One morning last weekend, Judy Travis got out of bed, scooped up her five-month-old daughter and reflected on why she was upset with her husband, Benji, for leaving the room overnight to sleep downstairs while the baby was crying.
I watched every second.
Judy and Benji are among Seattle’s most popular vloggers. While I get excited if one of my videos gets 100 views (I’m just starting to post more), their daily vlogs, which can last as long as 15 minutes, get more than 100,000 views. Each.
These aren’t jaw-dropping escapades or must-know how-to’s. They’re peeks into real lives, told through the most transparent medium we’ve got — video.
We’ve been hearing for years now that video is it. It’s new. It’s happening.
But while everyone’s been chasing that one-shot viral clip, building a sturdy video presence with your own story still feels like a puzzle.
It’s one thing to post a tweet that takes a second to read. It’s quite another to upload whole minutes of your life that people have to stop what they’re doing to watch.
But it can be particularly rewarding to command that kind of attention.
If a little scary.
“They are a lot more work. But so much fun to create,” said Seattle’s Jenny Ingram, known to her subscribers as Jenny On the Spot.
And with the tools of the video trade getting cheaper, quicker and easier to use, you don’t have to be a geek to make great videos.
But you have to get connected to make the most of them.
That, at least, is Chris Pirillo’s take. Pirillo, one of Seattle’s enduring geek personalities, is a regular vlogger himself. On Tuesday he posted a vlog from his home, featuring, among other things, his dog, Pixie.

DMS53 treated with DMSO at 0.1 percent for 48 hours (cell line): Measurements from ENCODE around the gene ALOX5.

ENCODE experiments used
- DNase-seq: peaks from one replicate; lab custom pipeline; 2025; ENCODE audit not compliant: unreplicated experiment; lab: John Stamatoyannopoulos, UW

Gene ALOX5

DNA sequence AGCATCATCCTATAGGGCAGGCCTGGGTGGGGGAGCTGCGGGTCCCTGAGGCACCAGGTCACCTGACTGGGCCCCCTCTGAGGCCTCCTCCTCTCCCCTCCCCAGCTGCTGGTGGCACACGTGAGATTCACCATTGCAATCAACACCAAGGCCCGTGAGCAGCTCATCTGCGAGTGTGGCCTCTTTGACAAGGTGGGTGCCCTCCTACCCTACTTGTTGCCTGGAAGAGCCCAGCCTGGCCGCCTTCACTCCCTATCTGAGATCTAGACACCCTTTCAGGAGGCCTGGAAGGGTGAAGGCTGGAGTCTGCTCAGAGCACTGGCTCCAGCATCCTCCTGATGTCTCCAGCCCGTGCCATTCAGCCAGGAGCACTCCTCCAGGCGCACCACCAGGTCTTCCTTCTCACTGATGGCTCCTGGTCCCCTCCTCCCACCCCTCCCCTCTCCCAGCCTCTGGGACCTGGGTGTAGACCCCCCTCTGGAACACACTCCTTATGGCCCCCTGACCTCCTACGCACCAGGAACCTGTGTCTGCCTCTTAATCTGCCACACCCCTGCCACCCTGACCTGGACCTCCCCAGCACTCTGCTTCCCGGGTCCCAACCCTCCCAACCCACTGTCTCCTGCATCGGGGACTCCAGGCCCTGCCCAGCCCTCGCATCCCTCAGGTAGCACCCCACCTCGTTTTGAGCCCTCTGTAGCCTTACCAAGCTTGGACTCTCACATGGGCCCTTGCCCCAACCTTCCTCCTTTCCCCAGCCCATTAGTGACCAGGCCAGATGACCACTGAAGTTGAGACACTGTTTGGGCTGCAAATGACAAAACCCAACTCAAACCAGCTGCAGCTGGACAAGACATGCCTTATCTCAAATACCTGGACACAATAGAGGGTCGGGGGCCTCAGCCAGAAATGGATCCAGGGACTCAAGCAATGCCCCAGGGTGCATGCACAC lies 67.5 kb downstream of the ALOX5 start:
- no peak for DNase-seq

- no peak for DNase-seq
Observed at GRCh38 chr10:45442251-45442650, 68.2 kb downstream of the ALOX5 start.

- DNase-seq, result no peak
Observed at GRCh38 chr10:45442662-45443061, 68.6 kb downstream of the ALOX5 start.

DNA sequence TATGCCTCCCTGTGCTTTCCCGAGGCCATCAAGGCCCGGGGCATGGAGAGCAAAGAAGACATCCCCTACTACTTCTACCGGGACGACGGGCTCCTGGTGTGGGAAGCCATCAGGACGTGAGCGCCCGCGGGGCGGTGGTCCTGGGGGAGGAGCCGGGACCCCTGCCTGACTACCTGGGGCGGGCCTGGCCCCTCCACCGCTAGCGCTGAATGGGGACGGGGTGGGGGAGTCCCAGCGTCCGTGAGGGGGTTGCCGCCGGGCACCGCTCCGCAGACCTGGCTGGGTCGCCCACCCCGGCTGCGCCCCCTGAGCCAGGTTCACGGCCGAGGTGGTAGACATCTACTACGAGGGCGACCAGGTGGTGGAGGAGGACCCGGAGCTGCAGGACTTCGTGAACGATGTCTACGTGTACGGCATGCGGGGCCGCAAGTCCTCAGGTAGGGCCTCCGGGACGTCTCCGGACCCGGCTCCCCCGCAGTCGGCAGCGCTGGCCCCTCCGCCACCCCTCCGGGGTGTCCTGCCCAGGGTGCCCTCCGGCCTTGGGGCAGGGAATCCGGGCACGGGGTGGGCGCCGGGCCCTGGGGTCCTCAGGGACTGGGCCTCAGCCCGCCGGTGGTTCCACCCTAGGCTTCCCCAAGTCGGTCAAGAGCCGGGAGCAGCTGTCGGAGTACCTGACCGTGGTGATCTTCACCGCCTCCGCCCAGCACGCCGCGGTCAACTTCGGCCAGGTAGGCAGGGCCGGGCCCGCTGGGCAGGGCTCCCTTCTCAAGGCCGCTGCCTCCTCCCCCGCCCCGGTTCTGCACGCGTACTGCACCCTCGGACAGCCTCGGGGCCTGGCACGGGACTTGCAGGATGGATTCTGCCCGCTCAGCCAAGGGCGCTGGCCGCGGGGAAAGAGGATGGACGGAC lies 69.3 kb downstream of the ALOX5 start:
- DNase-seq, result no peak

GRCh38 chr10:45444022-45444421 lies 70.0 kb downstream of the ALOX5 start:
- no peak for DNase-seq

The way he sees it, vloggers — people who tell personal stories through video — have plenty of genuine appeal but not a lot of access to good connections and support.
They can join online networks or revenue groups, but Pirillo finds many of them lacking (that’s putting it nicely). The good stuff, he says, comes from meeting real people.
So he’s putting on a June event called VloggerFair that’s out to help vloggers meet vloggers, elevate the craft, and draw some big names to mix and mingle in Seattle.
Since he knows a lot of YouTube stars personally, that last part is pretty much set. Judy, iJustine and Shay Carl, who will be shooting a vlogging documentary at the event, are among the confirmed presenters.
The way he sees it, it’ll be as much a set for vloggers’ vlogging as a gathering.
The venue should make that interesting. It’s a big open warehouse at Terminal 5 at the Port of Seattle. To help distinguish it from other video-centric gatherings like the annual Playlist Live in Florida, Pirillo wants to make the event as much a “fair” as possible, and he’s enlisting some help. Seattle social media queen Jenni Hogan, a new vlogger herself, is working on a kind of beginner’s booth, where newbies can go to post their first vlog.
Pirillo has proven he can put Seattle on the map with a conference. Gnomedex, which ran for six years in Seattle before he retired it in 2011, got a big crowd of techies to hop flights to the Northwest.
But VloggerFair won’t be a geek event. Not really. Vlogs have a technical side, but it’s not their best.
“Tech is an enabler, not a destination,” Pirillo said. “I’m trying to set a stage that has broader appeal.”
In that sense, he’s in new territory.
But if vlogging is still a puzzle, it may be here in Seattle where the pieces come together.